Evaluating the potential of third generation metagenomic sequencing for the detection of BRD pathogens and genetic determinants of antimicrobial resistance in chronically ill feedlot cattle

BMC Vet Res. 2022 Jun 2;18(1):211. doi: 10.1186/s12917-022-03269-6.


Background: Bovine respiratory disease (BRD) is an important cause of morbidity and mortality and is responsible for most of the injectable antimicrobial use in the feedlot industry. Traditional bacterial culture can be used to diagnose BRD by confirming the presence of causative pathogens and to support antimicrobial selection. However, given that bacterial culture takes up to a week and early intervention is critical for treatment success, culture has limited utility for informing rapid therapeutic decision-making. In contrast, metagenomic sequencing has the potential to quickly resolve all nucleic acid in a sample, including pathogen biomarkers and antimicrobial resistance genes. In particular, third-generation Oxford Nanopore Technology sequencing platforms provide long reads and access to raw sequencing data in real-time as it is produced, thereby reducing the time from sample collection to diagnostic answer. The purpose of this study was to compare the performance of nanopore metagenomic sequencing to traditional culture and sensitivity methods as applied to nasopharyngeal samples from segregated groups of chronically ill feedlot cattle, previously treated with antimicrobials for nonresponsive pneumonia or lameness.

Results: BRD pathogens were isolated from most samples and a variety of different resistance profiles were observed across isolates. The sequencing data indicated the samples were dominated by Moraxella bovoculi, Mannheimia haemolytica, Mycoplasma dispar, and Pasteurella multocida, and included a wide range of antimicrobial resistance genes (ARGs), encoding resistance for up to seven classes of antimicrobials. Genes conferring resistance to beta-lactams were the most commonly detected, while the tetH gene was detected in the most samples overall. Metagenomic sequencing detected the BRD pathogens of interest more often than did culture, but there was limited concordance between phenotypic resistance to antimicrobials and the presence of relevant ARGs.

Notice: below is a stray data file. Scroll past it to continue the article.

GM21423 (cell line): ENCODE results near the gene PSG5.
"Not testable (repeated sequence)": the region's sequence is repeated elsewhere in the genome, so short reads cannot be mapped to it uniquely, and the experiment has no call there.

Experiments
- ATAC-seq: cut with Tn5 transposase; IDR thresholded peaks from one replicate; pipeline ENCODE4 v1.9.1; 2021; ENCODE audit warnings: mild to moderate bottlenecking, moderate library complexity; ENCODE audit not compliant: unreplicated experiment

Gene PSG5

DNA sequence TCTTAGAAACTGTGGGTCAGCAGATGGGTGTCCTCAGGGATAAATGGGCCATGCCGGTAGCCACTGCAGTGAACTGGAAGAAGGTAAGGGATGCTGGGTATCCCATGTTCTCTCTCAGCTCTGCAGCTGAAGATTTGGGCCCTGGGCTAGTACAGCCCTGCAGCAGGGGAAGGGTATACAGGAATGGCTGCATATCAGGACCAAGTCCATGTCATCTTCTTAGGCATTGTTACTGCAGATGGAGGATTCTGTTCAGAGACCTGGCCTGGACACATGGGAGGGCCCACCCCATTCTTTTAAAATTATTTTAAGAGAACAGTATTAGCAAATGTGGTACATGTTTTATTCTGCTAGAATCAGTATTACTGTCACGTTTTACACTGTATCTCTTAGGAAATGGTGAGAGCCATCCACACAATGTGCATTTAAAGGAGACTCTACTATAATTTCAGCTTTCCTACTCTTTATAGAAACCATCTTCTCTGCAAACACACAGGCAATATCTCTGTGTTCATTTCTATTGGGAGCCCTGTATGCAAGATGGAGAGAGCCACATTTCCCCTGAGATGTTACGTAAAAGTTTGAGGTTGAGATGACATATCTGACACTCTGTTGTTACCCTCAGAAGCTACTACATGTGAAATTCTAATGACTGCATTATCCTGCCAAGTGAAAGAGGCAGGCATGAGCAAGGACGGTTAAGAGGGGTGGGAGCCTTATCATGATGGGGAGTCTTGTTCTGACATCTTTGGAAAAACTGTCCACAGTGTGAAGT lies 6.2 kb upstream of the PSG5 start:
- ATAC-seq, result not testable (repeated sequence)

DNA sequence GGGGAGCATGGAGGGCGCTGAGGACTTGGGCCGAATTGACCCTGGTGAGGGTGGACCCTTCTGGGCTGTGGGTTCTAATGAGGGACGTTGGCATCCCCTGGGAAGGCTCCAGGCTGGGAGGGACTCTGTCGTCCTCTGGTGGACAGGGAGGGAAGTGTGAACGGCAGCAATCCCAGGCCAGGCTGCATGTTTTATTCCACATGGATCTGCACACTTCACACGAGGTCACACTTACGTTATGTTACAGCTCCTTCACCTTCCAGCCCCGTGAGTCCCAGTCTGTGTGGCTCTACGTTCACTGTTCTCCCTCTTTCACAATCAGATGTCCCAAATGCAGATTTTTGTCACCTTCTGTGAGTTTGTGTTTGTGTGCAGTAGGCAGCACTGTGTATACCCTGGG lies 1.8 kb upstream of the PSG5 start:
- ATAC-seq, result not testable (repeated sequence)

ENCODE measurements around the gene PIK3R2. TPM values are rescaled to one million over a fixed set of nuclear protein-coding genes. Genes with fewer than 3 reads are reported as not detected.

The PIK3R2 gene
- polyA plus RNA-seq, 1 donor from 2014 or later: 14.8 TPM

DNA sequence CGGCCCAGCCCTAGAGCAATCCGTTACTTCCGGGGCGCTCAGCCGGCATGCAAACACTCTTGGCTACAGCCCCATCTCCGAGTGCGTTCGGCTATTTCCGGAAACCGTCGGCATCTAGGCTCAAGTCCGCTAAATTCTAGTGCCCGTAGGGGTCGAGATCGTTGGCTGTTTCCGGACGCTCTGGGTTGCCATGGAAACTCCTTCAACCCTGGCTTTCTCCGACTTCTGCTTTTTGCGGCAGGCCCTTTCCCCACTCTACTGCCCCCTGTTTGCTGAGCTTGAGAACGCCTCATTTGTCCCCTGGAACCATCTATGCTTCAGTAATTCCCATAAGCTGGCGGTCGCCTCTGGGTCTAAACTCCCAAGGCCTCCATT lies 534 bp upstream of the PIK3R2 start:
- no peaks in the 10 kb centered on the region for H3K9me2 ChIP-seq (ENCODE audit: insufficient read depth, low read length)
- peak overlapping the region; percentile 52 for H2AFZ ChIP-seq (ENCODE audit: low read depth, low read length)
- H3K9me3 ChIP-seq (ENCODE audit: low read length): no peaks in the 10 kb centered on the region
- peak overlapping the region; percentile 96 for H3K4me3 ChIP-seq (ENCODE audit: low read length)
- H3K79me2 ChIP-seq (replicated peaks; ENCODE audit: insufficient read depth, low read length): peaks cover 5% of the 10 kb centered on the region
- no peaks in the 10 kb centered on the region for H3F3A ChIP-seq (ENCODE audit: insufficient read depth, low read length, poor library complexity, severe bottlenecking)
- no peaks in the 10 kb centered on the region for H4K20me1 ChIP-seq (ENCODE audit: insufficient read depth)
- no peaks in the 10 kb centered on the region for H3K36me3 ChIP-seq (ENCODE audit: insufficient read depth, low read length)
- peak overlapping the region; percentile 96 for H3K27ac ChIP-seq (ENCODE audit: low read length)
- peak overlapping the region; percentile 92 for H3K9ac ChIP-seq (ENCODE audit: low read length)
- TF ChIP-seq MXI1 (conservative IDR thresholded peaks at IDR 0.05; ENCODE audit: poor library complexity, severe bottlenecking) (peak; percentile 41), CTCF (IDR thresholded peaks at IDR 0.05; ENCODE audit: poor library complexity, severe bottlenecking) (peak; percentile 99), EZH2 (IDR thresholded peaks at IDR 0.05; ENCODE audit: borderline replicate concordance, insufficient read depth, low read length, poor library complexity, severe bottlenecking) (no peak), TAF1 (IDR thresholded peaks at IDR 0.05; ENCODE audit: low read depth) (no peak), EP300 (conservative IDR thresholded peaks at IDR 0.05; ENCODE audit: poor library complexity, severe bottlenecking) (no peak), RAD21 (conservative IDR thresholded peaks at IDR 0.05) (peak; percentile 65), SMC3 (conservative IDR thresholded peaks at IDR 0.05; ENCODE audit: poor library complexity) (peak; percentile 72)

Conclusions: Metagenomic sequencing can reduce the time from sampling to results, detect pathogens missed by bacterial culture, and identify genetically encoded determinants of resistance. Increasing sequencing coverage of target organisms will be an essential component of improving the reliability of this technology, such that it can be better used for the surveillance of pathogens of interest, genetic determinants of resistance, and to inform diagnostic decisions.

MeSH terms

  • Animals
  • Anti-Bacterial Agents / pharmacology
  • Anti-Infective Agents*
  • Cattle
  • Cattle Diseases* / diagnosis
  • Cattle Diseases* / drug therapy
  • Cattle Diseases* / microbiology
  • Chronic Disease
  • Drug Resistance, Bacterial / genetics
  • Reproducibility of Results


  • Anti-Bacterial Agents
  • Anti-Infective Agents